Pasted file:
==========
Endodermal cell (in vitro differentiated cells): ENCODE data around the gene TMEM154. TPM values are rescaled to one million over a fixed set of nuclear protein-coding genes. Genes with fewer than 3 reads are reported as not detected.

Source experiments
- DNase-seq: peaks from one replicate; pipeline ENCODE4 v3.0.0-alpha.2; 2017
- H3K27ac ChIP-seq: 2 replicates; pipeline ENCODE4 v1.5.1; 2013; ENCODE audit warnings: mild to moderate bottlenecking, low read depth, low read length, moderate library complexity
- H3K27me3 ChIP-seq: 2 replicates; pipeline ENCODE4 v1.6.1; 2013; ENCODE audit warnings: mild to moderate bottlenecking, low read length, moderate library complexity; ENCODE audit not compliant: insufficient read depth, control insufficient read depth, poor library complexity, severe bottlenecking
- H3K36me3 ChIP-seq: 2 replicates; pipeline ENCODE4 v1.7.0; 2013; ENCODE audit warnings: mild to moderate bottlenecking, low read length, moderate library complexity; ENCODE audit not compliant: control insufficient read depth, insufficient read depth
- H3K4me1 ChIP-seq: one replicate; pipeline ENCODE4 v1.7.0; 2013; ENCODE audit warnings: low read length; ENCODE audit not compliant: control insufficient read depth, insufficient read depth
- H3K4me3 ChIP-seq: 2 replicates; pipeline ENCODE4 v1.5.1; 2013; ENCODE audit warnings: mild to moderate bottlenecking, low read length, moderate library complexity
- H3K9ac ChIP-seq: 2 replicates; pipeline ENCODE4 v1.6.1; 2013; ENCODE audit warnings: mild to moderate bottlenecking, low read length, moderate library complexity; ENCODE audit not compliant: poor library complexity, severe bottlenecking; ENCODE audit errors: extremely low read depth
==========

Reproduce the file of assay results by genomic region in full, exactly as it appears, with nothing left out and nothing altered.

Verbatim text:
Endodermal cell (in vitro differentiated cells): ENCODE data around the gene TMEM154. TPM values are rescaled to one million over a fixed set of nuclear protein-coding genes. Genes with fewer than 3 reads are reported as not detected.

Source experiments
- DNase-seq: peaks from one replicate; pipeline ENCODE4 v3.0.0-alpha.2; 2017
- H3K27ac ChIP-seq: 2 replicates; pipeline ENCODE4 v1.5.1; 2013; ENCODE audit warnings: mild to moderate bottlenecking, low read depth, low read length, moderate library complexity
- H3K27me3 ChIP-seq: 2 replicates; pipeline ENCODE4 v1.6.1; 2013; ENCODE audit warnings: mild to moderate bottlenecking, low read length, moderate library complexity; ENCODE audit not compliant: insufficient read depth, control insufficient read depth, poor library complexity, severe bottlenecking
- H3K36me3 ChIP-seq: 2 replicates; pipeline ENCODE4 v1.7.0; 2013; ENCODE audit warnings: mild to moderate bottlenecking, low read length, moderate library complexity; ENCODE audit not compliant: control insufficient read depth, insufficient read depth
- H3K4me1 ChIP-seq: one replicate; pipeline ENCODE4 v1.7.0; 2013; ENCODE audit warnings: low read length; ENCODE audit not compliant: control insufficient read depth, insufficient read depth
- H3K4me3 ChIP-seq: 2 replicates; pipeline ENCODE4 v1.5.1; 2013; ENCODE audit warnings: mild to moderate bottlenecking, low read length, moderate library complexity
- H3K9ac ChIP-seq: 2 replicates; pipeline ENCODE4 v1.6.1; 2013; ENCODE audit warnings: mild to moderate bottlenecking, low read length, moderate library complexity; ENCODE audit not compliant: poor library complexity, severe bottlenecking; ENCODE audit errors: extremely low read depth